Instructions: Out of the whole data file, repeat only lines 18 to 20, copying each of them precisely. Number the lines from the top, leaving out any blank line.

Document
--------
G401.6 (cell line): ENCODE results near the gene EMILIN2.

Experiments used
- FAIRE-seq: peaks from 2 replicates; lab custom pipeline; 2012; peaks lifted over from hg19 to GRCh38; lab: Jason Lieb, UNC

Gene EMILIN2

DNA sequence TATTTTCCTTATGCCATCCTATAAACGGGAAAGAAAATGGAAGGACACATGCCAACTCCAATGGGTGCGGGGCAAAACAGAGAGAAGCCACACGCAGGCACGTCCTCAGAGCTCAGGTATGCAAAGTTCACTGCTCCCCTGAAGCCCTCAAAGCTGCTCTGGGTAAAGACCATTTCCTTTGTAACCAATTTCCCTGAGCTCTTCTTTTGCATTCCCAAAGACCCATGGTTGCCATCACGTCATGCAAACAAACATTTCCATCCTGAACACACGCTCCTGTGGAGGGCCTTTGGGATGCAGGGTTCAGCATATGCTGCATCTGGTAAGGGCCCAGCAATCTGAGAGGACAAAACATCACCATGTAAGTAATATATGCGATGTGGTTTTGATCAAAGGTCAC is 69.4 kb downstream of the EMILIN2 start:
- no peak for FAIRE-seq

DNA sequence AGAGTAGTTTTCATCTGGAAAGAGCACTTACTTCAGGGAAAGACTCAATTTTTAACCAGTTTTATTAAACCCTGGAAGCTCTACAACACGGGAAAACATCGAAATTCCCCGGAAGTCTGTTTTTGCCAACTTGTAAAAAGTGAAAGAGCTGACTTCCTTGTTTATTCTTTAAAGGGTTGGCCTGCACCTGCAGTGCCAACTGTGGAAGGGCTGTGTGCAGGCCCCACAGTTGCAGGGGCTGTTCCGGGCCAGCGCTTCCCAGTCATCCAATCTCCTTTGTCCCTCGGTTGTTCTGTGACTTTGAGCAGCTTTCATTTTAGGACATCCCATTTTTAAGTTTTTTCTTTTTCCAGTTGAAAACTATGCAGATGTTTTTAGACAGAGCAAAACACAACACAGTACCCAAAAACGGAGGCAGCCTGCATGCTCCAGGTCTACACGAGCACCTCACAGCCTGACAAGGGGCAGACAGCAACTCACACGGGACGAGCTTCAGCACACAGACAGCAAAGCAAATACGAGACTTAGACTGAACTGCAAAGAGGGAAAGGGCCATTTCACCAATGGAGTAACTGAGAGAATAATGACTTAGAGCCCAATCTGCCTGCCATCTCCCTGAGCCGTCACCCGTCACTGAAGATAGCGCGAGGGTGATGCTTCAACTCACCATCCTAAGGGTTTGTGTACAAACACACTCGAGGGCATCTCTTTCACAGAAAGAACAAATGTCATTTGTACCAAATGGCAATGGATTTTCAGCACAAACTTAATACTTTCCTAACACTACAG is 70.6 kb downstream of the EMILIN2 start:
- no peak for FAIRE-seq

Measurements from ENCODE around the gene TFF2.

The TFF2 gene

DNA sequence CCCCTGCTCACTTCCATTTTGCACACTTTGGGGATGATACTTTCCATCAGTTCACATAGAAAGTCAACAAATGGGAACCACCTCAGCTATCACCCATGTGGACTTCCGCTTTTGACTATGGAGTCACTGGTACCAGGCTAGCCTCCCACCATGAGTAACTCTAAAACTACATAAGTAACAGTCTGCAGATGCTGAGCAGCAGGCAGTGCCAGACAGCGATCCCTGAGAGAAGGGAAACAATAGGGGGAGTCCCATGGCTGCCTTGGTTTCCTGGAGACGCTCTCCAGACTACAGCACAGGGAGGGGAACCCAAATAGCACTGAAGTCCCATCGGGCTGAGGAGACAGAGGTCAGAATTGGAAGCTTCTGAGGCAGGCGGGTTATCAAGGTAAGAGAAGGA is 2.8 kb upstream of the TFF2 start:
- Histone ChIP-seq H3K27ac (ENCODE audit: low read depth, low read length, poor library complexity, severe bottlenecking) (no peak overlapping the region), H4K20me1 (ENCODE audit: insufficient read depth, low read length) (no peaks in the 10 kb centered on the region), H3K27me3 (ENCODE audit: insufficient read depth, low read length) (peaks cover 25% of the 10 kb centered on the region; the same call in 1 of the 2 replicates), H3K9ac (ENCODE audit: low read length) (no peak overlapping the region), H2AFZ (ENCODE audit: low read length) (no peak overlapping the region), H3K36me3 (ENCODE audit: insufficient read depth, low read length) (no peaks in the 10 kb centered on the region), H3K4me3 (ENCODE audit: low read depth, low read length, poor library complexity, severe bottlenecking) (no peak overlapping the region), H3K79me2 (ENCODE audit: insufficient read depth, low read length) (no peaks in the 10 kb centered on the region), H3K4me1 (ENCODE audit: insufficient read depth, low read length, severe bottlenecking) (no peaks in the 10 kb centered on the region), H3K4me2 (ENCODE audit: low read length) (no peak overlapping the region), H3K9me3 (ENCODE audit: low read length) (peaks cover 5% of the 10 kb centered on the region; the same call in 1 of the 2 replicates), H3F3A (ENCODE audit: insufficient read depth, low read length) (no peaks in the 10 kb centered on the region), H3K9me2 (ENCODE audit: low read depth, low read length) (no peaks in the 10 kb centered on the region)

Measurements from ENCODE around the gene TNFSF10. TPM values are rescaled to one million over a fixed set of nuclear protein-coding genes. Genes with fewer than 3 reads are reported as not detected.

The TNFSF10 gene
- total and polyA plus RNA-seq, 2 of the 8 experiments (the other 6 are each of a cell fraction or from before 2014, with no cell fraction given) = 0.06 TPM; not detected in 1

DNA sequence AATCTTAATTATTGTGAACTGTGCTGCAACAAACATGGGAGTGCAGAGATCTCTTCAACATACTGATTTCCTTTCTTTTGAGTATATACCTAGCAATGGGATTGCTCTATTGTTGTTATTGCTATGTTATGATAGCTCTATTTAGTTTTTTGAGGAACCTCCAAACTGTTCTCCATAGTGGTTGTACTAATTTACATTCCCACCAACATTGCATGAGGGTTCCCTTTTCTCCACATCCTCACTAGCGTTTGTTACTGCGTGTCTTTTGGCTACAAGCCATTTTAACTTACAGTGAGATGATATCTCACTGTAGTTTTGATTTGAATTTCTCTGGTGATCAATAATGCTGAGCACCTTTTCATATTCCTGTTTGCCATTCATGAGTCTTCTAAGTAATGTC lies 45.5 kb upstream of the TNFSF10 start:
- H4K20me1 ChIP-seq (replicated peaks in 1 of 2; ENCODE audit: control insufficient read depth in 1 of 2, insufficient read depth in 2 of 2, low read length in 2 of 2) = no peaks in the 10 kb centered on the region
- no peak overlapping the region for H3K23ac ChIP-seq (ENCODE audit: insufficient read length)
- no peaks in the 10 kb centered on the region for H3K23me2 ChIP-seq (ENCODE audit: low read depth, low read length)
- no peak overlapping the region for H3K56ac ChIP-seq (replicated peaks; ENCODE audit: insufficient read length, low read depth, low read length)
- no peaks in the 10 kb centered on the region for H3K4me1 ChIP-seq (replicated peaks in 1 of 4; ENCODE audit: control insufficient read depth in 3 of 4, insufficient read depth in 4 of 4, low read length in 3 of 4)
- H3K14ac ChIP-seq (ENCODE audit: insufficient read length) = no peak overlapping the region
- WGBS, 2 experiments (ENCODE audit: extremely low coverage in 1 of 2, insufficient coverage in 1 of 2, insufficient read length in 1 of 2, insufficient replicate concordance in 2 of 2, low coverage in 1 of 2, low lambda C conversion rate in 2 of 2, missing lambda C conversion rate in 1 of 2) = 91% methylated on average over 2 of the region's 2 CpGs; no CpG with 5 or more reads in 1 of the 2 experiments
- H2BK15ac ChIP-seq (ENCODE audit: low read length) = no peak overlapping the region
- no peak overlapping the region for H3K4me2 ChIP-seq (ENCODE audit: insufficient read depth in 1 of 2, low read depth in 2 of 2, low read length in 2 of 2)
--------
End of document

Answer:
- no peak overlapping the region for H3K23ac ChIP-seq (ENCODE audit: insufficient read length)
- no peaks in the 10 kb centered on the region for H3K23me2 ChIP-seq (ENCODE audit: low read depth, low read length)
- no peak overlapping the region for H3K56ac ChIP-seq (replicated peaks; ENCODE audit: insufficient read length, low read depth, low read length)